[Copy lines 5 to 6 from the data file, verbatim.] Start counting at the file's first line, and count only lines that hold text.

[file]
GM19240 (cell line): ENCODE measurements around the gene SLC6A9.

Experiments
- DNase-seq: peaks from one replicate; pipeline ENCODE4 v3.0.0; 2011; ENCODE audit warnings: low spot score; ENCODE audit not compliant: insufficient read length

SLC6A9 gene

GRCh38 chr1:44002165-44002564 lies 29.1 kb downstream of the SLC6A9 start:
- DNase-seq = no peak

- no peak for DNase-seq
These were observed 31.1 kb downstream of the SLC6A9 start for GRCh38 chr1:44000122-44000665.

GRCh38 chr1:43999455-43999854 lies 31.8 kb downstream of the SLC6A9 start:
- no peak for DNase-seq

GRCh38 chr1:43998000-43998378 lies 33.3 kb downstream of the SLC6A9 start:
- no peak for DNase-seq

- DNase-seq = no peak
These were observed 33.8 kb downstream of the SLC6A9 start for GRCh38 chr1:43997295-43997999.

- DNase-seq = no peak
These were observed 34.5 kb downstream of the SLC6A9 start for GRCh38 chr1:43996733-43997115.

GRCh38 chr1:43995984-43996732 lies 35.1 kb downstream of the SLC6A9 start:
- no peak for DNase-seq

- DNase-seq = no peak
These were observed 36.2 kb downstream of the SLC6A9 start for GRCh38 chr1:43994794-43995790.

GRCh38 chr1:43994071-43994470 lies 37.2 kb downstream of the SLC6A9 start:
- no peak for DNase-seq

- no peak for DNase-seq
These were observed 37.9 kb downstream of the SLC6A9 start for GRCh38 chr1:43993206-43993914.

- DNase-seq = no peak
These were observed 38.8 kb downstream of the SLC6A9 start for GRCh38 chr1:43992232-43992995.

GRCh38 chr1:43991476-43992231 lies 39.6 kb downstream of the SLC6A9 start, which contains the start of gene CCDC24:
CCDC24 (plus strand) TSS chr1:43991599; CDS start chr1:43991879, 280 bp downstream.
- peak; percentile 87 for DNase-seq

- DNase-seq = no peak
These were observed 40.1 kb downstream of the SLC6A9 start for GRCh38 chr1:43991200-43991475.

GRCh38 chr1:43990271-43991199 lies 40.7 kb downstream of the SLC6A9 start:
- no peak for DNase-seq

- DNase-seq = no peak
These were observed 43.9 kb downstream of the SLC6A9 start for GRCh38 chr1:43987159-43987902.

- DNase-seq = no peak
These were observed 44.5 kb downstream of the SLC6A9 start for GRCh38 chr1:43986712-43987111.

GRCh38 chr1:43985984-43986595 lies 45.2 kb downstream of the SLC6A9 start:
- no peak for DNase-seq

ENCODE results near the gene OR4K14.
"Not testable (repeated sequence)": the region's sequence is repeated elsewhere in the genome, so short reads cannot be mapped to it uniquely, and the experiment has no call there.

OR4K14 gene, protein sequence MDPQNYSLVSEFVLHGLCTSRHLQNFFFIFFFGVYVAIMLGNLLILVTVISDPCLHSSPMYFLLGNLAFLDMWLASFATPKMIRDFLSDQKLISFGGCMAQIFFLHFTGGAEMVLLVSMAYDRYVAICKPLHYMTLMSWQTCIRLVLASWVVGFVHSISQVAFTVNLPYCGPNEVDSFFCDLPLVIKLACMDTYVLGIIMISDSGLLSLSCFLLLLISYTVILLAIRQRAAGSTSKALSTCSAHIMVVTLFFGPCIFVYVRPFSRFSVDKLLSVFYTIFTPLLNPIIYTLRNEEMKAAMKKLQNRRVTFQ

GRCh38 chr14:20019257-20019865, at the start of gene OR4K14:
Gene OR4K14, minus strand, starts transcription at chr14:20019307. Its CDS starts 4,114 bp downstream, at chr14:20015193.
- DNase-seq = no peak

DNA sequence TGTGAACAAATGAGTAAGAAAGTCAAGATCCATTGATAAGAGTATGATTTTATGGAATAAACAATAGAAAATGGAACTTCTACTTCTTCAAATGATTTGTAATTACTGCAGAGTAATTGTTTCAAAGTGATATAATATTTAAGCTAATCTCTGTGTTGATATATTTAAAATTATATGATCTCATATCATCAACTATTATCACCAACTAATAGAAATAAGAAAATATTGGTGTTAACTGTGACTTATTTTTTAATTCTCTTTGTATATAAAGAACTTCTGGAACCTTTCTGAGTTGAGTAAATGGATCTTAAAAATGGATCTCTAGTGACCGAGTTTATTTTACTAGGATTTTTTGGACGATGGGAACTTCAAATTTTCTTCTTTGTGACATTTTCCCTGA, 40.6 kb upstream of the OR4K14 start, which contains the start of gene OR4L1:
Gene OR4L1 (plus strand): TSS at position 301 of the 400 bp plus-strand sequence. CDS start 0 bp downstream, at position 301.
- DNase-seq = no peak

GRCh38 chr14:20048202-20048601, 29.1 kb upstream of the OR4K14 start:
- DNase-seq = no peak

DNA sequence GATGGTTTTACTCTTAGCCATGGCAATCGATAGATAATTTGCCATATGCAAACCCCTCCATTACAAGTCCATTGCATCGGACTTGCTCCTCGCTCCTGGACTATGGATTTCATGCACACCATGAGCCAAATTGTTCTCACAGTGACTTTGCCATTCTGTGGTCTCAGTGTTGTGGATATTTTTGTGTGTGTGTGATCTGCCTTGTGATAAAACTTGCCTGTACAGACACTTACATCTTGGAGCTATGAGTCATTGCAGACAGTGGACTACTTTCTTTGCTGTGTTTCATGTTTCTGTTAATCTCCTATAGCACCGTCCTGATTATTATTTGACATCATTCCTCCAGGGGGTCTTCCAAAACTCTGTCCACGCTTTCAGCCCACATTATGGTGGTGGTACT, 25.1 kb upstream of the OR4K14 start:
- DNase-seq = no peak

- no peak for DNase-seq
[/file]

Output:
GRCh38 chr1:44002165-44002564 lies 29.1 kb downstream of the SLC6A9 start:
- DNase-seq = no peak